Burial Ground and Its Dead Are Given Life





So in 1991, when during construction of a General Services Administration office building in Lower Manhattan, graves were discovered 24 feet below ground, and when those remains led to the discovery of hundreds of other bodies in the same area, and when it was determined that these were black New Yorkers interred in what a 1755 map calls the “Negros Burial Ground,” the earth seemed to shake from more than just machinery. The evidence created a conceptual quake, transforming how New York history is understood and how black New Yorkers connect to their past.

That is a reason why Saturday’s opening of the African Burial Ground Visitor Center, near where these remains were reinterred, is so important. Among the scars left by the heritage of slavery, one of the greatest is an absence: where are the memorials, cemeteries, architectural structures or sturdy sanctuaries that typically provide the ground for a people’s memory?

The discovery of this cemetery some two centuries after it was last used provided just such a foundation, disclosing not just a few beads, pins and buttons, but offering the first large-scale traces of black American experience in this region. Here, underneath today’s commercial bustle, are tracts of land that for more than a century were relegated to the burial of the city’s slaves and free blacks.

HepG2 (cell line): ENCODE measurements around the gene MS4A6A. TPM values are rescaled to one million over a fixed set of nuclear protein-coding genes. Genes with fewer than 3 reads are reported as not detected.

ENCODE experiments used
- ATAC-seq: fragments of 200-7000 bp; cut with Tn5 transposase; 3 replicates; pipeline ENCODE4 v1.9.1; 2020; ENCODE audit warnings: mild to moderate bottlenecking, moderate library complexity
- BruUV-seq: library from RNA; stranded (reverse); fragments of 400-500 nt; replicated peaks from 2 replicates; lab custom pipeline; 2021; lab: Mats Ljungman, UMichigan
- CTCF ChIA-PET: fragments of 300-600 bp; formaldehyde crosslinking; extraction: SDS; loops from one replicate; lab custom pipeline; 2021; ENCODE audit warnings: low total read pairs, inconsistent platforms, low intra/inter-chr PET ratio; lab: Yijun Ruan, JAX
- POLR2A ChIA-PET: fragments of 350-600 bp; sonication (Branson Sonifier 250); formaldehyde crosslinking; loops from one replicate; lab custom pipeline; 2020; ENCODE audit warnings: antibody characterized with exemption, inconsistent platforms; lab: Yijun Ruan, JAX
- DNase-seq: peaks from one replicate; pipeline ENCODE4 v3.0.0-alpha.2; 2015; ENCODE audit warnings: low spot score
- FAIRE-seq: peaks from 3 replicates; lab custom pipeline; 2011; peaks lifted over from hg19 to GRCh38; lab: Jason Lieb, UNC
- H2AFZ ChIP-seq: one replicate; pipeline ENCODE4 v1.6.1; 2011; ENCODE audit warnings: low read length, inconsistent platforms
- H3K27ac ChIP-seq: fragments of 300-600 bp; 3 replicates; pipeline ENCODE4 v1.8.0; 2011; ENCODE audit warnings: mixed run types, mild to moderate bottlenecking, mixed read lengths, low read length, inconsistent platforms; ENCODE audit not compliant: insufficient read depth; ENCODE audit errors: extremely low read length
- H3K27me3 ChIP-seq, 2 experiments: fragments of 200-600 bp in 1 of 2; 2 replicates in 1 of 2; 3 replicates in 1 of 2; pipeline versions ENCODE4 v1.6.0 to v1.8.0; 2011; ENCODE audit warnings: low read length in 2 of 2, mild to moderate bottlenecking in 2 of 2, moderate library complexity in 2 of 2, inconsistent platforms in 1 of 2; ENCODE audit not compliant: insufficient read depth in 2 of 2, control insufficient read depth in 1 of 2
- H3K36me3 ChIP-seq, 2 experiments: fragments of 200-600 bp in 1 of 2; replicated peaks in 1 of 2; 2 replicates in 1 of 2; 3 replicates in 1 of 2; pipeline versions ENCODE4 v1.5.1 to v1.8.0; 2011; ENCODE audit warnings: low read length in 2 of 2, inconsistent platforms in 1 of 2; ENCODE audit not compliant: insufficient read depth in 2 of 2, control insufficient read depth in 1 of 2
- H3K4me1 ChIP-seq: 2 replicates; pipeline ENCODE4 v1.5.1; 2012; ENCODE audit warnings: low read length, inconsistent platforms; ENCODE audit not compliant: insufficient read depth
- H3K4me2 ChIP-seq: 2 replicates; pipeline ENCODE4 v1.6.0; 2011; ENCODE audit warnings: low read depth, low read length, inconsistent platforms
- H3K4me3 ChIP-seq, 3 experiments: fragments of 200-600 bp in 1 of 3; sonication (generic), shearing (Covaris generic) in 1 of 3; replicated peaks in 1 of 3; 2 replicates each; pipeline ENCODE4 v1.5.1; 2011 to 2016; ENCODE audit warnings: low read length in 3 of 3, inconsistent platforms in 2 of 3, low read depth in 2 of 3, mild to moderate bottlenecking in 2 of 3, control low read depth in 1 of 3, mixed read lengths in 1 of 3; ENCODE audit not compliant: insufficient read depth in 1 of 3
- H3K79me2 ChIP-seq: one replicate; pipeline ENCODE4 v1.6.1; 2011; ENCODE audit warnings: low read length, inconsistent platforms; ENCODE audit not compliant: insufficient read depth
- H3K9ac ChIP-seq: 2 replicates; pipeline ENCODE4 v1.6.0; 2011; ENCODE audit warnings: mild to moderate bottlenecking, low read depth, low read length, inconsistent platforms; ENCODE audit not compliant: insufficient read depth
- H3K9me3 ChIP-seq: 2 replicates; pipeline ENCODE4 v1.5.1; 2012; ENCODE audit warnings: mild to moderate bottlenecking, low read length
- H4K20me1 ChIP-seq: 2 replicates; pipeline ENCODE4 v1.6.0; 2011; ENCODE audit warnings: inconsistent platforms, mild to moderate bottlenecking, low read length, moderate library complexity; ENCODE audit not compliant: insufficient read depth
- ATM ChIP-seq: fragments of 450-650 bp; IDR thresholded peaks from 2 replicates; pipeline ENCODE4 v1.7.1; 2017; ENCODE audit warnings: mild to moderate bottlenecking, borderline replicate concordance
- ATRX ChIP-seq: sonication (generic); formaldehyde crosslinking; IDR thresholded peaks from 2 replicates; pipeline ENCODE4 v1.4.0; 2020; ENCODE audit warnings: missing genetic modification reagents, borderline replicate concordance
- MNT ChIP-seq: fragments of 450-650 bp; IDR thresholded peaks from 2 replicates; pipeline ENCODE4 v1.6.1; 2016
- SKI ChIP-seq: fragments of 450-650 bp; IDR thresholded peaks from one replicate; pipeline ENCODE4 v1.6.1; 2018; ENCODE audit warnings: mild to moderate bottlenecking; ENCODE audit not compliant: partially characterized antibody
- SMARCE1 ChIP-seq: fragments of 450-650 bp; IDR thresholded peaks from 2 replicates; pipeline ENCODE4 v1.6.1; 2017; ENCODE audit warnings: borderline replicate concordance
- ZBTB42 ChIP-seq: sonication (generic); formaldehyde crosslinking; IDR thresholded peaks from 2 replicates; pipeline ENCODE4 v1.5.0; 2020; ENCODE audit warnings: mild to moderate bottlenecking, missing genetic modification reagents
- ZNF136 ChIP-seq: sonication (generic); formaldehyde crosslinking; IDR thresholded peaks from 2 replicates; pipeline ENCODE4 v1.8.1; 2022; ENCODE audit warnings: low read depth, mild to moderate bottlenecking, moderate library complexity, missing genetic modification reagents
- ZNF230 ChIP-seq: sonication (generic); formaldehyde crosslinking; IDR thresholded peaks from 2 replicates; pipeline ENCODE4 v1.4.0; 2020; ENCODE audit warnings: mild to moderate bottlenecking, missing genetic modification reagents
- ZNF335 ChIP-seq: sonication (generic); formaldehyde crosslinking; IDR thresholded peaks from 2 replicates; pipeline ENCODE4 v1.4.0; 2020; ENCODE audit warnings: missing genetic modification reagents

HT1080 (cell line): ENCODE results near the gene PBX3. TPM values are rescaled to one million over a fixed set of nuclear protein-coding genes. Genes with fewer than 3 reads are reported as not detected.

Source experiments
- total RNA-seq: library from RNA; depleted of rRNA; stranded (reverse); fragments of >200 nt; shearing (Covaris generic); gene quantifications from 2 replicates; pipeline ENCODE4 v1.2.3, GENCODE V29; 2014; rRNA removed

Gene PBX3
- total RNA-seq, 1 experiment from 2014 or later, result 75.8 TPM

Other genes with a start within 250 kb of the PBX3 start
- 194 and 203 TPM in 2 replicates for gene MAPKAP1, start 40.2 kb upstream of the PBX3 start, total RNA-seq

In all 419 bodies were discovered — giving a clue to how many others still lie under the foundations of Lower Manhattan. (Estimates have ranged from 10,000 to 20,000.)

The new visitor center, inside the federal building that was ultimately constructed over a portion of the excavation (the other part became a burial site and memorial), is meant to explain the site’s significance — not a simple task, because the passions stirred by the discovery were not just historical, but also personal. There was a felt connection to the people, unearthed in their disintegrating coffins, who in the early decades of the city’s settlement were often forced into its construction. A sacral regard for the dead was joined with a sense of identification and continuity.


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